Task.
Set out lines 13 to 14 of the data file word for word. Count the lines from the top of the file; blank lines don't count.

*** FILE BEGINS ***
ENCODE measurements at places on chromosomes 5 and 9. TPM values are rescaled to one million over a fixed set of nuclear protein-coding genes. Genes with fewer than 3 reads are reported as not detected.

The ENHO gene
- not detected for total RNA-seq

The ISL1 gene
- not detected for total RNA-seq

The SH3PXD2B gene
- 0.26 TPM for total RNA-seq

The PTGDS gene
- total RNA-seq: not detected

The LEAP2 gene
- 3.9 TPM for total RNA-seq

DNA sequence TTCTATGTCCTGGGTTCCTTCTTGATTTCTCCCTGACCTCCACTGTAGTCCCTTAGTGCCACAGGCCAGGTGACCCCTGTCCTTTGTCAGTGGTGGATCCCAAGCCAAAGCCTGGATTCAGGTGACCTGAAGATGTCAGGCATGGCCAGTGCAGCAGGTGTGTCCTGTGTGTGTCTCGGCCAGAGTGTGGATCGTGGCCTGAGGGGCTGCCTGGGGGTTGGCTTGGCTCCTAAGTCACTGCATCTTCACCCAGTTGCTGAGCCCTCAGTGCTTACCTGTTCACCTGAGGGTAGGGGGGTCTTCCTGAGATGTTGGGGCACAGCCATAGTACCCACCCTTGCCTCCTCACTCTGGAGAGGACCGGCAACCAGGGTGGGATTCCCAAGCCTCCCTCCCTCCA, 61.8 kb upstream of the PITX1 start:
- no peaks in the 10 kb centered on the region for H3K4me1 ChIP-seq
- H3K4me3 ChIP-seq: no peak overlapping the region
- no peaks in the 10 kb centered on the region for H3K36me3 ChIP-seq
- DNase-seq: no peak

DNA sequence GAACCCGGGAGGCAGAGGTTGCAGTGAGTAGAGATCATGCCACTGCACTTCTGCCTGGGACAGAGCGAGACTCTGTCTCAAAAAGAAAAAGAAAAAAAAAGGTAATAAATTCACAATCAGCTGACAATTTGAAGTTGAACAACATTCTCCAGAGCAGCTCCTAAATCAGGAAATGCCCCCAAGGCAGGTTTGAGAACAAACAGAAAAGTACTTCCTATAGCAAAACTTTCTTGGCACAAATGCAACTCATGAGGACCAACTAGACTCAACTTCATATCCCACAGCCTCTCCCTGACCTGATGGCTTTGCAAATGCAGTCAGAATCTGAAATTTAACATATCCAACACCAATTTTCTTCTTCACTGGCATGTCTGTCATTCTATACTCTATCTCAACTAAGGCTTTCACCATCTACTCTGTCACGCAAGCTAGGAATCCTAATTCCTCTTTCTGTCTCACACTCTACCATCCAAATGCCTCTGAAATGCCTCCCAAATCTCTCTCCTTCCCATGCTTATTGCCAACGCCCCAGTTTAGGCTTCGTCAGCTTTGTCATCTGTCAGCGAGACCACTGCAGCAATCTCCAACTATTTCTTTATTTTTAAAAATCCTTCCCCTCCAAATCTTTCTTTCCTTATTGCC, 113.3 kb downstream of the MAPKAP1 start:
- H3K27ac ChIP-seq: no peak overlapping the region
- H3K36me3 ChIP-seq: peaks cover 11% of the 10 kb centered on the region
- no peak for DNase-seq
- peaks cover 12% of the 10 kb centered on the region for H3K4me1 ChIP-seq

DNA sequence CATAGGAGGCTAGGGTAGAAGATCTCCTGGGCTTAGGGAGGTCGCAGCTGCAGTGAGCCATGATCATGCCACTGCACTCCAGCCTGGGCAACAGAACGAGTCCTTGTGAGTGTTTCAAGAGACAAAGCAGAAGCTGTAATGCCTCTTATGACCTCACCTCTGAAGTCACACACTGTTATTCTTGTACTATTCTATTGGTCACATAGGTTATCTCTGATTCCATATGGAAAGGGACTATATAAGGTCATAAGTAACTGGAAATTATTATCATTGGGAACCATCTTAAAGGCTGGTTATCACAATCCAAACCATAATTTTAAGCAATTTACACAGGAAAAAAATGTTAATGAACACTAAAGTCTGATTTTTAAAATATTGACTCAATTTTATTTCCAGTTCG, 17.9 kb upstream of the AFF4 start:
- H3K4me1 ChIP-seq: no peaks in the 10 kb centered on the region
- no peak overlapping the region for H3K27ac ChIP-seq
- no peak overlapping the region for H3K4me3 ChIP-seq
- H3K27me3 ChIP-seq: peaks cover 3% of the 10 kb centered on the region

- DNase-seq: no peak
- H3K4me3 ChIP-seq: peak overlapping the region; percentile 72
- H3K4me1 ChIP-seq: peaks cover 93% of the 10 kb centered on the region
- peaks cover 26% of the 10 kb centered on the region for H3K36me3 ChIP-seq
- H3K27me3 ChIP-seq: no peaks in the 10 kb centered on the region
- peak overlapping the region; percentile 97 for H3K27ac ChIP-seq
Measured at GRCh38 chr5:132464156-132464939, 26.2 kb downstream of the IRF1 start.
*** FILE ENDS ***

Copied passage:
- no peaks in the 10 kb centered on the region for H3K4me1 ChIP-seq
- H3K4me3 ChIP-seq: no peak overlapping the region